[Holly’s Korean Kitchen] Doenjang jjigae classic


Classic Doenjang jjigae (Holly Ford)

A pot of bubbling hot doenjang jjigae, or Korean soybean paste stew, is perhaps the most sought-after stew in Korea. In terms of Korean comfort food, this is the # 1 stew, and no Korean would disagree with it.

Without a doubt, most Koreans grew up eating this Korean stew at least once or twice a week. Certainly, the smell of doenjang jjigae coming out of the kitchen brings nostalgia to many Koreans.

I have fond memories of my mother often staring at her signature doenjang jjigae. My dad loved his jjigae.

My mom’s doenjang jjigae is special because she made her own doenjang paste. Nothing can beat homemade doenjang jjigae made from well-fermented homemade soybean paste.

Unfortunately, like many of you, I don’t have the luxury of having a homemade doenjang. Doing it is on my to-do list soon, and I hope I’m up to the challenge!

Although doenjang jjigae made with homemade doenjang is the best, you can still make a nice stew with store-bought Korean soybean paste.

If you love Korean soups and stews, don’t miss this ever popular Korean soybean paste stew. With my recipe, you will enjoy a delicious doenjang jjigae just like you would in your favorite Korean restaurant.

If you have a Korean man or woman in your life, make this stew and serve it to him. They will truly appreciate you and think you are about to master the art of Korean cooking. Well no ?

Classic Doenjang jjigae (Holly Ford)

Classic Doenjang jjigae (Holly Ford)

Korean Stone Pot (ttukbaegi): Ttukbaegi is a Korean terracotta made from a type of clay and usually glazed on the inside for baking purposes. Korean unglazed earthenware (onggi) is mainly used to store food for fermentation. Cooking doenjang jjigae in a ttukbaegi retains heat very well, which keeps the stew hot longer. Without the interference of metal surfaces on other types of cookware, ttukbaegi will maintain the natural flavor of fermented foods throughout cooking.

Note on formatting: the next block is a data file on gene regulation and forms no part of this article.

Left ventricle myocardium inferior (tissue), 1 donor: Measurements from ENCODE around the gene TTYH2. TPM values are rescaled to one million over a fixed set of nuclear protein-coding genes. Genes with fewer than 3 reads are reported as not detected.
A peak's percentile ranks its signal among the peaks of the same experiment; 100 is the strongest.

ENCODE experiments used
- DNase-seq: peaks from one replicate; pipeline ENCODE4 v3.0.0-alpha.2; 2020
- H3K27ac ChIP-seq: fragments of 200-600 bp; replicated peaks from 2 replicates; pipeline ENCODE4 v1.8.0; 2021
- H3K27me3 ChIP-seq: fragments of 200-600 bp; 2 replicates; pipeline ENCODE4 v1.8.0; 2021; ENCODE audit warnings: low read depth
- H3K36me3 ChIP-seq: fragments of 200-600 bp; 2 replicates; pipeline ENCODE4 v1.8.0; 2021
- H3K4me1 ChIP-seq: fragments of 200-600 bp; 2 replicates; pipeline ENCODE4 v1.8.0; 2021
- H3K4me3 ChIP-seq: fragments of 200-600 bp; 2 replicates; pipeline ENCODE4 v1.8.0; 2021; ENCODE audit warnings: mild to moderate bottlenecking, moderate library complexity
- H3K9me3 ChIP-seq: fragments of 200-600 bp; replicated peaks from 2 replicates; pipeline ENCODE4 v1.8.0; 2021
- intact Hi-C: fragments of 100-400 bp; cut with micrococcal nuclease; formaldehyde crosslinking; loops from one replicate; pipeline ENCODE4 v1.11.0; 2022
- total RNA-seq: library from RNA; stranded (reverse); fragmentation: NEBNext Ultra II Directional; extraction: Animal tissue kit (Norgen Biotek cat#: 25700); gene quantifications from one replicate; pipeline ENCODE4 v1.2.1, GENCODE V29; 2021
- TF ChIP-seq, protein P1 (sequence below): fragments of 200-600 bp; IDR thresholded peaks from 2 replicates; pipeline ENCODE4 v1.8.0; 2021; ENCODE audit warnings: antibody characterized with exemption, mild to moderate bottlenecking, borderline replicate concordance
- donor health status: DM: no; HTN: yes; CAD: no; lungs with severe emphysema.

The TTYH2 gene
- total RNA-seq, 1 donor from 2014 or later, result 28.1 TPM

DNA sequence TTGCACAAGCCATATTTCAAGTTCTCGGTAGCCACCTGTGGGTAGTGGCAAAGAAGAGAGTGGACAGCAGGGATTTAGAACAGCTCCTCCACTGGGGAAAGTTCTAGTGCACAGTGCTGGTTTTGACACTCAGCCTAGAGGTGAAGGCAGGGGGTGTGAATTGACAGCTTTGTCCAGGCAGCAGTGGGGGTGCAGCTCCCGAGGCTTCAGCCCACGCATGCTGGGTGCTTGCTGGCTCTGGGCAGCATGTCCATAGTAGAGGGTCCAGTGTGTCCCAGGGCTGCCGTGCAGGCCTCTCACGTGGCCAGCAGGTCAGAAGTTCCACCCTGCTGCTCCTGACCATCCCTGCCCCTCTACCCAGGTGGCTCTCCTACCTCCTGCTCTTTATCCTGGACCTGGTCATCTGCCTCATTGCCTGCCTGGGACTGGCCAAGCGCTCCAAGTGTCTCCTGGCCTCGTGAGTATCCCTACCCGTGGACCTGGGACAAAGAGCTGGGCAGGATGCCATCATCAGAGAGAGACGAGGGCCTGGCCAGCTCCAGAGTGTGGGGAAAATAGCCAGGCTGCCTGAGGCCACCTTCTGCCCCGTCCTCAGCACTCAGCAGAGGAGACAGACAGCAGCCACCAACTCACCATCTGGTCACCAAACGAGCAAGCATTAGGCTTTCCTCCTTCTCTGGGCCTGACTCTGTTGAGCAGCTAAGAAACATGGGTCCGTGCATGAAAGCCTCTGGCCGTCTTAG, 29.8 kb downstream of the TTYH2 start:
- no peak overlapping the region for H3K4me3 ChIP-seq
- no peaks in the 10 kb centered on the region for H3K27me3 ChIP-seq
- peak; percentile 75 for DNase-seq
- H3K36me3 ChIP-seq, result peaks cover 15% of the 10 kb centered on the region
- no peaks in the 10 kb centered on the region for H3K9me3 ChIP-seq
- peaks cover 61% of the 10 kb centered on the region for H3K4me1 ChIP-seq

For the anchovy broth:

• 2 cups of rice water, see note below

• 5 large dried anchovies, deveined

• 1 piece of dried kelp (dashima)

For the stew:

• 2 heaping tablespoons of Korean soybean paste (doenjang)

• 1 teaspoon of Korean chili paste (gochujang)

• 1/2 small onion, chopped

• 1 small zucchini, diced

• 110 grams of soft tofu, diced

• 50 grams of mushrooms (optional)

• 1 finely chopped garlic clove

• 1 teaspoon of Korean pepper flakes (gochugaru)

• 1 fresh chilli, sliced

• 1 green onion, finely chopped


1. To make the anchovy broth, combine the rice starch water, dried anchovy and kelp in a stone or heavy-bottomed saucepan and bring to a boil. Reduce the heat to low and simmer for 3-4 minutes. Discard the anchovies and kelp.

2. To make the stew, spread the pasta in a mini colander or slotted spoon and stir into the broth. Add the onion and bring to a gentle boil over medium heat.

3. Add zucchini, tofu and mushrooms; continue to boil over medium-low heat for 1-2 minutes.

4. Add the garlic, chili flakes and fresh chili and heat through. Sprinkle with green onion and remove from heat. Serve hot with rice.

Note: To make rice water (rice starch water)

1. Briefly rinse your rice with water. Drain the water and throw it away.

2. Swirl the rice quickly with your fingers for 15 seconds to remove the starch from the rice grains.

3. Pour about 3 cups of water over the rice and rinse.

4. Collect the starch water from the milky rice and reserve 2 cups to use for this recipe.

5. Continue to rinse your rice 2-3 more times. Cook your rice using your usual rice cooking method.

By Holly Ford (https://www.beyondkimchee.com)

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Hye-gyoung Ford (aka Holly) is a well-known Korean food blogger and the author of the popular cookbook “Korean Cooking Favorites”. Born and raised in Korea, she has lived in many countries. She shares her recipes and culinary memories on her blog, Beyond Kimchee. – Ed.

By Korea Herald (khnews@heraldcorp.com)

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